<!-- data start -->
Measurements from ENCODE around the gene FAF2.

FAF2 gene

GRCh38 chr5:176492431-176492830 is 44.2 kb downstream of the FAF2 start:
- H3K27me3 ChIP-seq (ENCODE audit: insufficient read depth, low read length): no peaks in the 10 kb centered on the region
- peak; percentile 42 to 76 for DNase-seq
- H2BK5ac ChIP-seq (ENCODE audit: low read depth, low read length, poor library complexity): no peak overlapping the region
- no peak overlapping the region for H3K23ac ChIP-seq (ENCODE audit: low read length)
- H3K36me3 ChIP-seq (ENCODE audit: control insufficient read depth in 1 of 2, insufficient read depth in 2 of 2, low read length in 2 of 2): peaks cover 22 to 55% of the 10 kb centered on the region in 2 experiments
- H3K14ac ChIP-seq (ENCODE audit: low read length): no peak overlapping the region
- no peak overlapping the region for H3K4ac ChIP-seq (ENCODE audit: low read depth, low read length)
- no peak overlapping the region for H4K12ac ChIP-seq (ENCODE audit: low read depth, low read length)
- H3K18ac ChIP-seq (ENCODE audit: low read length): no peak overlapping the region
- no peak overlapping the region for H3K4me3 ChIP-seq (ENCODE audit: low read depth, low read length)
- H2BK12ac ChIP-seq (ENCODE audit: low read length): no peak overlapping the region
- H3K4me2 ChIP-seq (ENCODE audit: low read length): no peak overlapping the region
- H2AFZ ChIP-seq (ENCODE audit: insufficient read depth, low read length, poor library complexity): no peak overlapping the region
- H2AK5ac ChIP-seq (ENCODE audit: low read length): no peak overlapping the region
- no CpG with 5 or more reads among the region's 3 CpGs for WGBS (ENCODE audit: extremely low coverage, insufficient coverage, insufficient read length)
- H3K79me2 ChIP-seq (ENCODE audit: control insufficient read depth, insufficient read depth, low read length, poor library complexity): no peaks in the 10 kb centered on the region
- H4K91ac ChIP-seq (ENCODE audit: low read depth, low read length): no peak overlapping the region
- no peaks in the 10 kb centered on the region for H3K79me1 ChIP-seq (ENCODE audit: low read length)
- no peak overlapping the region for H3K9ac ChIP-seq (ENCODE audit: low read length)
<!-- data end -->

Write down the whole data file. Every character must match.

Measurements from ENCODE around the gene FAF2.

FAF2 gene

GRCh38 chr5:176492431-176492830 is 44.2 kb downstream of the FAF2 start:
- H3K27me3 ChIP-seq (ENCODE audit: insufficient read depth, low read length): no peaks in the 10 kb centered on the region
- peak; percentile 42 to 76 for DNase-seq
- H2BK5ac ChIP-seq (ENCODE audit: low read depth, low read length, poor library complexity): no peak overlapping the region
- no peak overlapping the region for H3K23ac ChIP-seq (ENCODE audit: low read length)
- H3K36me3 ChIP-seq (ENCODE audit: control insufficient read depth in 1 of 2, insufficient read depth in 2 of 2, low read length in 2 of 2): peaks cover 22 to 55% of the 10 kb centered on the region in 2 experiments
- H3K14ac ChIP-seq (ENCODE audit: low read length): no peak overlapping the region
- no peak overlapping the region for H3K4ac ChIP-seq (ENCODE audit: low read depth, low read length)
- no peak overlapping the region for H4K12ac ChIP-seq (ENCODE audit: low read depth, low read length)
- H3K18ac ChIP-seq (ENCODE audit: low read length): no peak overlapping the region
- no peak overlapping the region for H3K4me3 ChIP-seq (ENCODE audit: low read depth, low read length)
- H2BK12ac ChIP-seq (ENCODE audit: low read length): no peak overlapping the region
- H3K4me2 ChIP-seq (ENCODE audit: low read length): no peak overlapping the region
- H2AFZ ChIP-seq (ENCODE audit: insufficient read depth, low read length, poor library complexity): no peak overlapping the region
- H2AK5ac ChIP-seq (ENCODE audit: low read length): no peak overlapping the region
- no CpG with 5 or more reads among the region's 3 CpGs for WGBS (ENCODE audit: extremely low coverage, insufficient coverage, insufficient read length)
- H3K79me2 ChIP-seq (ENCODE audit: control insufficient read depth, insufficient read depth, low read length, poor library complexity): no peaks in the 10 kb centered on the region
- H4K91ac ChIP-seq (ENCODE audit: low read depth, low read length): no peak overlapping the region
- no peaks in the 10 kb centered on the region for H3K79me1 ChIP-seq (ENCODE audit: low read length)
- no peak overlapping the region for H3K9ac ChIP-seq (ENCODE audit: low read length)